...and now, some 20 years later, that same cop manages to shoot himself in the foot with that comment, which could have come straight from 'Reefer Madness' , in front of the same bank whilst talking to the bbc man.

    I am indeed rolling on the floor, laughing.

    alec.
  • They should. It would bring the US out of this depression.
    All they'd have to do is tax the shit out of it.

  • Let's not kid ourselves. While the Powers That Be may well be using what could be called "brainwashing" techniques, smoking weed doesn't do shit to counteract that. It doesn't open your eyes. It doesn't boost your critical thinking skills. It doesn't broaden your perceptions. It doesn't counteract the mind-control rays beaming out of the Washington monument, and it isn't the key to world peace.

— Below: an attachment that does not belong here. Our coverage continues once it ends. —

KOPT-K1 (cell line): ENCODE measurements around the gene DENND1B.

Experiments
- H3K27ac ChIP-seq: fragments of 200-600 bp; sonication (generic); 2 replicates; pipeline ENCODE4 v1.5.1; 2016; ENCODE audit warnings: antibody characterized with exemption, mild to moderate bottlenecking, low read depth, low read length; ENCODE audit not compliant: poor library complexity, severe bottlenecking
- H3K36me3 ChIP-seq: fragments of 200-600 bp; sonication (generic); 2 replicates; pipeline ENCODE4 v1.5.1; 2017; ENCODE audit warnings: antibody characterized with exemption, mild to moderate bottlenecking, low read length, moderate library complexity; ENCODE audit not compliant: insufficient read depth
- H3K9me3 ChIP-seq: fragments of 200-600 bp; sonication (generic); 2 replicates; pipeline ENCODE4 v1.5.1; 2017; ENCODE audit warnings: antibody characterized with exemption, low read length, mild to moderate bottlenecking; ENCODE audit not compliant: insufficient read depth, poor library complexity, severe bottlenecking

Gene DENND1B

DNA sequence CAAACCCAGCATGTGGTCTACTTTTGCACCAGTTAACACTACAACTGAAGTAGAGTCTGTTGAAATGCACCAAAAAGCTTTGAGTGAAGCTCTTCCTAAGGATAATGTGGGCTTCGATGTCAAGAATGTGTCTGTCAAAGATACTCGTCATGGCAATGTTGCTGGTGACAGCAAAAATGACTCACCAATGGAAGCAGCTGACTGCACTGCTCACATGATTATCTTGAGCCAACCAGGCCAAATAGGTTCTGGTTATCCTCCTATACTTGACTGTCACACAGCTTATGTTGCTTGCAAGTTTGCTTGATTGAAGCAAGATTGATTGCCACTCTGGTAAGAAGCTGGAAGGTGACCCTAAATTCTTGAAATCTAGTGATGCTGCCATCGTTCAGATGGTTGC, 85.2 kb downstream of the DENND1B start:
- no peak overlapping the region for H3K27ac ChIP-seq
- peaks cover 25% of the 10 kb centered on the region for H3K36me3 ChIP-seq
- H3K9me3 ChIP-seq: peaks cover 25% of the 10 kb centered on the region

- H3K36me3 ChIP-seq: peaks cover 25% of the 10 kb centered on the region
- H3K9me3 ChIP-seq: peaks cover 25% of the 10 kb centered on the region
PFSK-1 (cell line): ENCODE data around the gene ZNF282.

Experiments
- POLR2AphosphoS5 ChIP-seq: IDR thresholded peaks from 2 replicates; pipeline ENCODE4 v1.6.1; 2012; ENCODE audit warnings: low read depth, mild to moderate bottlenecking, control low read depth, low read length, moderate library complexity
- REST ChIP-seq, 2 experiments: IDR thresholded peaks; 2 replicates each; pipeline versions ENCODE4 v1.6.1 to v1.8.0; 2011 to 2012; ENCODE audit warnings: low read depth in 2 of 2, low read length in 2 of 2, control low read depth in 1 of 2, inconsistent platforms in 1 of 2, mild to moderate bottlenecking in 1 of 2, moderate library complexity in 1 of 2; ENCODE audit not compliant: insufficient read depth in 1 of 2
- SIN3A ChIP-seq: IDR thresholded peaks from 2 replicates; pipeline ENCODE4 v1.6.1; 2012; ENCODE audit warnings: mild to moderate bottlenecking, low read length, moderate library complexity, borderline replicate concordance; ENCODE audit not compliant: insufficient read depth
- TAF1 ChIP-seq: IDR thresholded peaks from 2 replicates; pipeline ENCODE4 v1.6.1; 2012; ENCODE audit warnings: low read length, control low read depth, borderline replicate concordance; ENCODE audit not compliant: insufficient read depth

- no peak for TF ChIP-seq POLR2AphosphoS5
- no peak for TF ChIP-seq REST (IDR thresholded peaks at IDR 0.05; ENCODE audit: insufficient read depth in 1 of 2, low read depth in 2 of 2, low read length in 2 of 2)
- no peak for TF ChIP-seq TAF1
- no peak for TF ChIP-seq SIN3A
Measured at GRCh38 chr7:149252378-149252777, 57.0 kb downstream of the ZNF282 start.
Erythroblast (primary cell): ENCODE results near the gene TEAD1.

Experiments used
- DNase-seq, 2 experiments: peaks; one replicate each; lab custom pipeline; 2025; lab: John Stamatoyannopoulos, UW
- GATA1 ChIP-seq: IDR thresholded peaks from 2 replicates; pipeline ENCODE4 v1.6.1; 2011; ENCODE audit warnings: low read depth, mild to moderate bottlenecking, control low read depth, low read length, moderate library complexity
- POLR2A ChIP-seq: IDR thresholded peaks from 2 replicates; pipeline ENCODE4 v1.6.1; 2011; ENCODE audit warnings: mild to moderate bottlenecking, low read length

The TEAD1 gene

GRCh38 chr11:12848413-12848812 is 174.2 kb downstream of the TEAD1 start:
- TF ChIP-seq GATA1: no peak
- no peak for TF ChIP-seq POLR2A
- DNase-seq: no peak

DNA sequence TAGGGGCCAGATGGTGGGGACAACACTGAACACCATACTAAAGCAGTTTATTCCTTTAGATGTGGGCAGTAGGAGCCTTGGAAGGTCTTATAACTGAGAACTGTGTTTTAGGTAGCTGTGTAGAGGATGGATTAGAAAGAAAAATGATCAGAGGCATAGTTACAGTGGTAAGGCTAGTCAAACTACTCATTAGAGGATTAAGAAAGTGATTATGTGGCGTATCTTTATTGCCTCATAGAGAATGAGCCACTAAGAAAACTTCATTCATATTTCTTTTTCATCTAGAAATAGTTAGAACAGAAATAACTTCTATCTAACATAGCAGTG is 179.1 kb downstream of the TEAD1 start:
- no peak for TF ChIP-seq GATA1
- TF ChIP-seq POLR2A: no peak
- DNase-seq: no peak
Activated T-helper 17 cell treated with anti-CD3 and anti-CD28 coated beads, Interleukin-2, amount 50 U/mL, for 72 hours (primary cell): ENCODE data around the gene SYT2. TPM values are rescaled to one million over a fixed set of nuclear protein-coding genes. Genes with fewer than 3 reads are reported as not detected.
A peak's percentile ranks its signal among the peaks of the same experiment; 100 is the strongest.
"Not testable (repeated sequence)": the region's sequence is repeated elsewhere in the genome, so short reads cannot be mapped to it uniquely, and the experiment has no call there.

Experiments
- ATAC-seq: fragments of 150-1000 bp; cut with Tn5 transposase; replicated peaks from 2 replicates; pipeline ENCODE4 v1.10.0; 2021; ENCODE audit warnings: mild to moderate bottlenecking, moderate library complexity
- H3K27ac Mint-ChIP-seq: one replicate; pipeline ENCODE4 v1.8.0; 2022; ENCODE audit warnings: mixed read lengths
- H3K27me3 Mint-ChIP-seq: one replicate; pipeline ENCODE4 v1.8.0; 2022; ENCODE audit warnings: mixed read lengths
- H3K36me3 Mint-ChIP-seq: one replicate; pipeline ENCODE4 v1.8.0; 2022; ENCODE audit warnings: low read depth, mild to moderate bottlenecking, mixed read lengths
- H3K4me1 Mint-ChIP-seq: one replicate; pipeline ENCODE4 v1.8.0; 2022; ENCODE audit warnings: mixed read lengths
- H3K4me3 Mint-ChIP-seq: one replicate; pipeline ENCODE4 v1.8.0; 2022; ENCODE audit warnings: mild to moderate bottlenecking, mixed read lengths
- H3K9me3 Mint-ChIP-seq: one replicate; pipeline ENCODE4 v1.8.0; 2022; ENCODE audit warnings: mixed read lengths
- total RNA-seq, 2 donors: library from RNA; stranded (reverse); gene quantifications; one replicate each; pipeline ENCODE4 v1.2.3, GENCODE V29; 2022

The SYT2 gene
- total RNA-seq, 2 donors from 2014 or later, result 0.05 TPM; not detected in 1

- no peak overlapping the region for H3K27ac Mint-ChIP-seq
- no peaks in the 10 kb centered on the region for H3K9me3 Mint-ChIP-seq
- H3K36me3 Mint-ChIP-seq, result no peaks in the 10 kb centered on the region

It just gets you high. That's it. It's just weed, not the magic sunglasses from They Live.

  • They do not legalized because there is that old dilemma that marijuana is the gateway to the destructive drugs like crack cocaine heroin etc ...
    We know that it is still really bad not everyone who smokes marijuana use other drugs and because of the bad reputation of these drugs lack of information and media marijuana negative we have to pay for the mistakes of others.
    But we must not stop fighting for legalization.
    Think how good it would go to a store near your home or like coffee shops in Amsterdam to buy marijuana ...
    Marijuana does not bother us, with legalization we would no longer buy marijuana in the hands of dangerous drug, not to mention that we had a pot of good quality.

  • Sure they will. Think of the tax revenue!

    • Zadan said...
    • User
    • 17 Oct 2010, 11:55